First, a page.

ARM has "no plans" for chips because they "aren't needed"
Rumors have buzzed surrounding ARM Holdings' possible release of 128-bit chip designs to power various new smartphones. Most recently, via PCPro UK, the company was cited by the Korea Herald to promise 128-bit architecture "within the next two years."
What do Maximum PC readers like I Jedi, big_montana and Ghok have in common with Mark Twain, Bono and Jackie Chan? They all use pseudonyms. While that might not seem like a big deal – this is the Internet, after all – a recent study by Disqus, empowerer of comments, claims that folks who rock pseudonyms have way better stuff to say than the anonymous horde and jerks like me who use their true name.
For about four years, technology blogger Noah Kravitz worked for PhoneDog, a mobile phone website. During that time, he also tweeted under the handle @PhoneDog_Noah. A little over a year ago, Kravitz left PhoneDog and changed his handle to @noahkravitz. At the time he had 17,000 followers. Now PhoneDog is suing, claiming that Kravitz absconded with its Twitter subscribers despite the account belonging to Kravitz.
Analytics services like Alexa or Compete have often been cited as good ways to rank a website’s importance. But these options only measure website traffic. A service called ://URLFAN, however, measures a site’s influence by analyzing blog mentions. In this way, it’s a bit like Technorati but for all websites.
://URLFAN is currently ranking the popularity of 3,783,534 sites by checking 302,607,392 blog posts from 5,962,353 individual feeds. This appears to be updated in real time along with the stats. So what site takes the top honor? That would be en.wikipedia.org. This isn’t terribly unexpected. Wikipedia has a wealth of readily accessible information people might want to link to.
Youtube comes in just behind Wikipedia, and Flickr right after that. In yet another bad sign for old media, there’s only one newspaper site on the list, The New York Times. ://URLFAN probably isn’t a perfect measure of influence, but it does take a unique approach, and is well worth a look. Check out the full top 100 list updated in real time here.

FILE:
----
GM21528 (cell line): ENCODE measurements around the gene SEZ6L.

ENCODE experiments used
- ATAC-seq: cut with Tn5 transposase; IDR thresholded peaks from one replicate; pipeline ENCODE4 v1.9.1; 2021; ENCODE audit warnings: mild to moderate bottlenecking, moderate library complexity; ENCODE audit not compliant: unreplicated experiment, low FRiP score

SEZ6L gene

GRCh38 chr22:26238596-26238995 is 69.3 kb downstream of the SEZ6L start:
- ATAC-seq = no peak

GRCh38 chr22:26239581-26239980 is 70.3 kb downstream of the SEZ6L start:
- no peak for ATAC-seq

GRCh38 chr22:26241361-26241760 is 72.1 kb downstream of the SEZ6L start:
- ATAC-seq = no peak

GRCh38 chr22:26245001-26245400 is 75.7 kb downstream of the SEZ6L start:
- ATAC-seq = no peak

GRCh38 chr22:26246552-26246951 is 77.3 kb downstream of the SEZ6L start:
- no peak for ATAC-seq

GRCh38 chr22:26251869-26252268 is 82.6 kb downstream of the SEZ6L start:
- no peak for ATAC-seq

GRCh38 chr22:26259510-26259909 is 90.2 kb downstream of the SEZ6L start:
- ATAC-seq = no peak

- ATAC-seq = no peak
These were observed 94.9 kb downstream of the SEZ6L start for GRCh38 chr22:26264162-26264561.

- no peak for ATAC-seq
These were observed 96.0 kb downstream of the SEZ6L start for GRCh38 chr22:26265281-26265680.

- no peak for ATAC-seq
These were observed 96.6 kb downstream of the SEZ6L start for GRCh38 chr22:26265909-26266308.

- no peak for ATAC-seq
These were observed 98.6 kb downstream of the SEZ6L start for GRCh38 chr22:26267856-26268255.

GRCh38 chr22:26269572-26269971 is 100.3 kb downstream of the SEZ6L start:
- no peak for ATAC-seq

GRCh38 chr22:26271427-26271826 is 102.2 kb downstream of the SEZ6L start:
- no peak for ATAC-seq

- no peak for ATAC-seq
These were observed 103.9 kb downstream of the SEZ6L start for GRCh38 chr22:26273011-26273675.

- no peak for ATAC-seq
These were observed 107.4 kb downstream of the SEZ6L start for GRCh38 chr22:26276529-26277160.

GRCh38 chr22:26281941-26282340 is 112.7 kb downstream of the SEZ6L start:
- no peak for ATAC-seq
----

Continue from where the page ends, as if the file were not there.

The report (PDF) reveals that 95% of comments that appear on blogs, chat rooms and online forums fall into two broad categories: spam and malicious content. Cyber scoundrels now seem more focused on targeting Web 2.0 websites with user-generated content than ever before. Many of the most frequented internet properties are sites that tolerate user-generated content. And 61% of the top 100 sites either host malicious content or link to it, according to the report.
Spam and malicious content seem to go hand in hand, for Websense Security Labs found that 85.6 of spam mails in circulation during the first half of 2009 contained links to malicious sites.
Back when our great-grandparents used to walk barefoot to school in scorching hot snow uphill both ways, folks stay connected to world events through newspapers, word of mouth, or via the Pony Express. A lot has changed since then, and in between taking online correspondence courses and sipping on lattes while wearing a robe and slippers to avoid being chilled from the central air conditioning, today's generation consumes the news online.
So it was only a matter of time before someone studied the modern news cycle, and that's exactly what researchers at Cornell have done. Using what The New York Times describes as "powerful computers and clever algorithms," the research team scoured 90 million articles and blog posts on 1.6 million mainstream media sites and blogs looking for repeated phrases.
The end result? In most cases, traditional news outlets led the way with blogs following behind, usually by 2.5 hours. However, that wasn't always the case; 3.5 percent of story lines originated from blogs and then made their way to traditional media.
"This is a landmark piece of work on the flow of news through the world," said Eric Horvitz, a researcher at Microsoft and president of the Association for the Advancement of Artificial Intelligence. "And the study shows how Web-scale analytics can serve as powerful sociological laboratories."
Tom, Gordon, Dave, and Andy get together to talk about online security and Microsoft's latest marketing move. We also answer your tech questions and poke Gordon with a stick to get him extra angry for this week's rant.